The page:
Powering In-App Help With an LLM


The Concept

I’ve spent some time recently thinking about the best way to integrate in-app help documentation in a product - especially one with complex terminology and concepts. AWS, Google Analytics, Salesforce, etc. all have great documentation and do an excellent job displaying help anchors around their application. How do they do it?

Probably with huge documentation teams and advanced tools 🙂…

So, how can a small team even compare? What opportunities do they have with little time and budget? I think I found an answer in LLMs.

Specifically using LangChain, Chroma, Mistral, and some new UI components - I’ll walk you through the process of:

  1. Loading PDF, JSON, and any other relevant data into a vector DB like Chroma
  2. Using an open source LLM model like: Mistral, Llama2, orca-mini, and more to query against the vector database
  3. Wrapping things up nicely with an API and a new UI component

First - if you haven’t used LangChain, you’re missing out

Think of all those ideas you’ve had on what to do with AI. LangChain is your answer. None of this would be possible without the examples and the accessible resources provided by LangChain. You’ll see repeatedly that LangChain is the glue to everything we do here.

Loading/Preparing the context

LangChain provides a number of handy document loaders. These are functions that easily allow you to split context to be used in a vector database.

For my implementation, I ended up using DirectoryLoader('context/', glob="**/*.js", loader_cls=TextLoader) to gather a number of internationalization (i18n) definition files for supplemental application context. Additionally, I used PyPDFDirectoryLoader("context/") to load a user guide we distribute with our product. I imagined there might be multiple PDF files in a production environment, so I went with a DirectoryLoader there as well, just because it was so easy to do.

All in all, this looked like:

# Load i18n files, for simple definitions and additional context that the PDFs might not cover.
i18n_loader = DirectoryLoader('context/', glob="**/*.js", loader_cls=TextLoader)
i18n_data = i18n_loader.load()

# Load User Guide and any related PDFs
pdf_loader = PyPDFDirectoryLoader("context/")
pdf_data = pdf_loader.load()

# Combine Data
data = pdf_data + i18n_data

First, what is a vector database?

Honestly, I had no clue before this week. I asked ChatGPT to help me out here - I’ll summarize what it described.

Basically, a vector database is like a library with a librarian who knows the context of every single book. This is made possible through converting text to vectors - unique numerical fingerprints that represent their meaning and context. This allows the “librarian” to quickly match a query or context to a source. It makes storing and looking up context for an LLM efficient.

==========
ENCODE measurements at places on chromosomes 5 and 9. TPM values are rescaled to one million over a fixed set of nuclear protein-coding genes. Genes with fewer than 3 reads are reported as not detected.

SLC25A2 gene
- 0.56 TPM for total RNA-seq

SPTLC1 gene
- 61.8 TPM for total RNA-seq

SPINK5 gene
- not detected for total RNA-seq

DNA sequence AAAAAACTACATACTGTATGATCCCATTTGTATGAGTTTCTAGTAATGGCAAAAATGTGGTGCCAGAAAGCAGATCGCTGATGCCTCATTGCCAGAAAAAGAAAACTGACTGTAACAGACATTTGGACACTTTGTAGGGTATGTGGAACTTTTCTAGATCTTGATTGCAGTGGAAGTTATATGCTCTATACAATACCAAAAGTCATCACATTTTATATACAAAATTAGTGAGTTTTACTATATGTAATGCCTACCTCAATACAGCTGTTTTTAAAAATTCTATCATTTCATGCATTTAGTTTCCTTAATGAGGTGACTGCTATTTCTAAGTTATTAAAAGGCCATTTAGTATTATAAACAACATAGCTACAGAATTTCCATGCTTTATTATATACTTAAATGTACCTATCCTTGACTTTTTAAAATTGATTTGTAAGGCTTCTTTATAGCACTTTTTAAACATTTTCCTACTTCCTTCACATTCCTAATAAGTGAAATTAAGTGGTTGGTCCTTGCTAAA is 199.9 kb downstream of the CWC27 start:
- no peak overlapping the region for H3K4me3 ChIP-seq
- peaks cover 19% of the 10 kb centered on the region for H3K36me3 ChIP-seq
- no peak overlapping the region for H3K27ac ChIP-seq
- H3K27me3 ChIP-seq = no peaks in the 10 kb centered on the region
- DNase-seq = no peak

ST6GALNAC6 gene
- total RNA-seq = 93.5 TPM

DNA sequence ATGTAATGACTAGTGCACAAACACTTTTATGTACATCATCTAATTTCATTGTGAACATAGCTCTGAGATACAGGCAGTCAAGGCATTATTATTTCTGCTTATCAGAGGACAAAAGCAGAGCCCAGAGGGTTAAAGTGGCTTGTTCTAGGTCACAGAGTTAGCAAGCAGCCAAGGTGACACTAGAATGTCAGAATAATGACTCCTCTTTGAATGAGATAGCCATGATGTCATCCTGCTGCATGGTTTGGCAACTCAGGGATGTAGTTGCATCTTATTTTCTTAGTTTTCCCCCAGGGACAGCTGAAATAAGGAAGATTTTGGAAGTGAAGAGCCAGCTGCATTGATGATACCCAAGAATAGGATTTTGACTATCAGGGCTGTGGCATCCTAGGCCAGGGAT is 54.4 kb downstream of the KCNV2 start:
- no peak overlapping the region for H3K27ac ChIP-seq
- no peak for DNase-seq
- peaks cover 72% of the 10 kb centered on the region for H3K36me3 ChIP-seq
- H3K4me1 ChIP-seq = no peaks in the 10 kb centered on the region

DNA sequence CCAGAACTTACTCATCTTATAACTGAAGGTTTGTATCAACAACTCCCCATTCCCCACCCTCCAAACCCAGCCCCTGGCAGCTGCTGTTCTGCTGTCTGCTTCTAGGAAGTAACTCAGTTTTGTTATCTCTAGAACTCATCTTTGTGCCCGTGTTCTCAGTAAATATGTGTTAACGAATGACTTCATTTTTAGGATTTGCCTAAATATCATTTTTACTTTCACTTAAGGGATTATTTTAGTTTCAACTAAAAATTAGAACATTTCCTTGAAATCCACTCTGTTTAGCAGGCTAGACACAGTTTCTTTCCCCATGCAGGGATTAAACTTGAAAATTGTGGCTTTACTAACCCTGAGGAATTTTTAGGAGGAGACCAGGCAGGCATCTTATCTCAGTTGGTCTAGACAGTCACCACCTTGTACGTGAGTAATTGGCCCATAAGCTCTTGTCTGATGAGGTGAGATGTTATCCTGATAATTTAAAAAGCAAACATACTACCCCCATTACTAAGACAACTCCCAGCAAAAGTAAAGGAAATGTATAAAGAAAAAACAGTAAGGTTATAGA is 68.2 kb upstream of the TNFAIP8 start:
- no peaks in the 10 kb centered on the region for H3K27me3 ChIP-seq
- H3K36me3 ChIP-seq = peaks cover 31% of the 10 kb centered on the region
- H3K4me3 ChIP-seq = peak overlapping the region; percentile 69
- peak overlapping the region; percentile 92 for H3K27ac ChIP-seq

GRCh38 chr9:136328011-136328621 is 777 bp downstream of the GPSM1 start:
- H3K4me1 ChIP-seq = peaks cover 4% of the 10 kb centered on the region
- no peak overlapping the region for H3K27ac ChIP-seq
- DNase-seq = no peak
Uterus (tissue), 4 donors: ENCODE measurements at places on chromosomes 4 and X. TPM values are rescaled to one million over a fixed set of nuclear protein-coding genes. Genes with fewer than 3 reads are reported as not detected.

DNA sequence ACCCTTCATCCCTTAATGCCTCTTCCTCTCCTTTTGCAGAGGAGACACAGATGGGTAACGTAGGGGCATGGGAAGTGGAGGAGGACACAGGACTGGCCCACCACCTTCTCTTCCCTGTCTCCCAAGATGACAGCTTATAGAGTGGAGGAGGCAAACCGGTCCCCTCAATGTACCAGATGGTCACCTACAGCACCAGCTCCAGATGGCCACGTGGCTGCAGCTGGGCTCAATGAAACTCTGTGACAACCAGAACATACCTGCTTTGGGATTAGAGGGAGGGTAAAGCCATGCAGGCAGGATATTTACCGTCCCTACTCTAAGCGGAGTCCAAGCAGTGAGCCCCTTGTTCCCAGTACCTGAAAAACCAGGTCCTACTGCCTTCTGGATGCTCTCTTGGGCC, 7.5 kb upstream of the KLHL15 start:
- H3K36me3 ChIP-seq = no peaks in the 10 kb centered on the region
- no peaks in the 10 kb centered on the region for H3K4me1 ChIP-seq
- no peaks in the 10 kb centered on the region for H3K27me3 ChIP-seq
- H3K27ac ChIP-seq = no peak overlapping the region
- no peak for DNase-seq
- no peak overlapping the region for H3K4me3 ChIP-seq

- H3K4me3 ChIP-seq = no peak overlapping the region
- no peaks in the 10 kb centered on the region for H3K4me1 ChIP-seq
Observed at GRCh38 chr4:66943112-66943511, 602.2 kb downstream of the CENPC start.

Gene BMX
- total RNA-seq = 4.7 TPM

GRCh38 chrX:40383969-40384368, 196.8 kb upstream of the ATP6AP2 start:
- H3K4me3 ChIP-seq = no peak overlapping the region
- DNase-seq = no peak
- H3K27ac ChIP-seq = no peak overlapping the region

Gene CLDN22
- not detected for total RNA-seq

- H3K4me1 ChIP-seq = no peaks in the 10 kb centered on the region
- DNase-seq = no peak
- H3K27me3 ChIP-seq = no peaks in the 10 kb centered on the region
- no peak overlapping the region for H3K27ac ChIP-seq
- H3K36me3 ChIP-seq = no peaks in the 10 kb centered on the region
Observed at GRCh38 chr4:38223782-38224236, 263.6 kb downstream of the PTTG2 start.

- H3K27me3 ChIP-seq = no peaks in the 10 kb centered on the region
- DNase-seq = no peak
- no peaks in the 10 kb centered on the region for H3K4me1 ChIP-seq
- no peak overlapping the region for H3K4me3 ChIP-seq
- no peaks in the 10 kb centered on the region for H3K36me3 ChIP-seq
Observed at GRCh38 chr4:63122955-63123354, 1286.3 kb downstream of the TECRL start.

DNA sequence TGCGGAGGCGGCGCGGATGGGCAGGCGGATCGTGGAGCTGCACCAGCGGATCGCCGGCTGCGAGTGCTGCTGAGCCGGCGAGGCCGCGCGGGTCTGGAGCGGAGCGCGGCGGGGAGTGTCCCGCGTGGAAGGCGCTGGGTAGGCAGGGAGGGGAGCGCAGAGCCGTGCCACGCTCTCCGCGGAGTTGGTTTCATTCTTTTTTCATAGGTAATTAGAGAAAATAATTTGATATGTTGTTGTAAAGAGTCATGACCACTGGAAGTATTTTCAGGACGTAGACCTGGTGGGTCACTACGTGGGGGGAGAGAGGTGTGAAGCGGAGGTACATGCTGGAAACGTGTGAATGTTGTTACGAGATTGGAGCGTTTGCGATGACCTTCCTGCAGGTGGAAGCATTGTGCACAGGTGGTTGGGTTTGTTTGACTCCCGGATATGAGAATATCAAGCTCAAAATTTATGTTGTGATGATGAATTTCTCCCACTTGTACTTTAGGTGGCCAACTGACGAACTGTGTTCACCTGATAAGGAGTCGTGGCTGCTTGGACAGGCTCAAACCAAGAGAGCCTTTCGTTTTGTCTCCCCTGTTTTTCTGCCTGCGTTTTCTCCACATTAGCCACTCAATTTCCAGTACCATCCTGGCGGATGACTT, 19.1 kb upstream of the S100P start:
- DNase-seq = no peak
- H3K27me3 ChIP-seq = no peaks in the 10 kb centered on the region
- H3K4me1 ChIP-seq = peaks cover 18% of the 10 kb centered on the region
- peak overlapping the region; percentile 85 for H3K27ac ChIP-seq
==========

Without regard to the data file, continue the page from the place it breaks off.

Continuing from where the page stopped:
Splitting the data and storing it in Chroma

LangChain, yet again, provides some easy-to-use functions to split the documents/context into vectors and load it into Chroma (a self-hosted vector database).

This looks like:

# Split
text_splitter = RecursiveCharacterTextSplitter(chunk_size=500, chunk_overlap=0)
all_splits = text_splitter.split_documents(data)


# Add to vectorDB
vectorstore = Chroma.from_documents( documents=all_splits,
retriever = vectorstore.as_retriever()

Querying an LLM with the context

Again, LangChain makes this extremely simple. They even provide a prompt template especially for this use case. I opted to pull their prompt template in and customize it to get some markdown formatting - but really the sky is the limit here.

One of my goals from the outset was to use tech that I could self-host and avoid additional cost. That’s why I opted for Ollama (using a Mac) and the recently released Mistral

# Prompt
# Optionally, pull from the Hub
# from langchain import hub
# prompt = hub.pull("rlm/rag-prompt")

# Or, define your own:
template = """You are an assistant for question-answering tasks. Format your responses in Markdown for better readability. Do not use headings. Use the following pieces of retrieved context to answer the question. If you don't know the answer, just say that you don't know. Keep the answer concise and use three sentences maximum.
**Question:** {question}
**Context:** {context}
prompt = ChatPromptTemplate.from_template(template)

ollama_llm = "mistral"
model = ChatOllama(model=ollama_llm)

# RAG chain
chain = (
	RunnableParallel({"context": retriever, "question": RunnablePassthrough()})
	| prompt
	| model
	| StrOutputParser()

Making shiny things

So you’ve imported context into a vector database and queried an LLM - but how do you put a UI on it? Well - LangChain has you covered! They’ve built a number of templates for various use-cases and this specific one is documented here.

Using the API provided by the template, I set out to build a UI component. I’ll leave out the boring styling details - and save myself from intellectual property issues, but essentially what you’ll be building is a component that:

  1. Queries the API endpoint - axios.post('/query/invoke'
  2. Uses a markdown renderer (if you opted for that) to display the result - markdownIt, for example.
  3. Keeps the chat window scrolled to the bottom. It looked like ChatGPT used react-scroll-to-bottom, but I opted for a basic JS function that was triggered when the response is loaded. It basically runs container.scrollTop = container.scrollHeight

In the future, I’d love to see this issue resolved - which would allow Ollama (admittedly only useful for local development) to stream tokens. That would allow the “typing” response that we normally see with ChatGPT.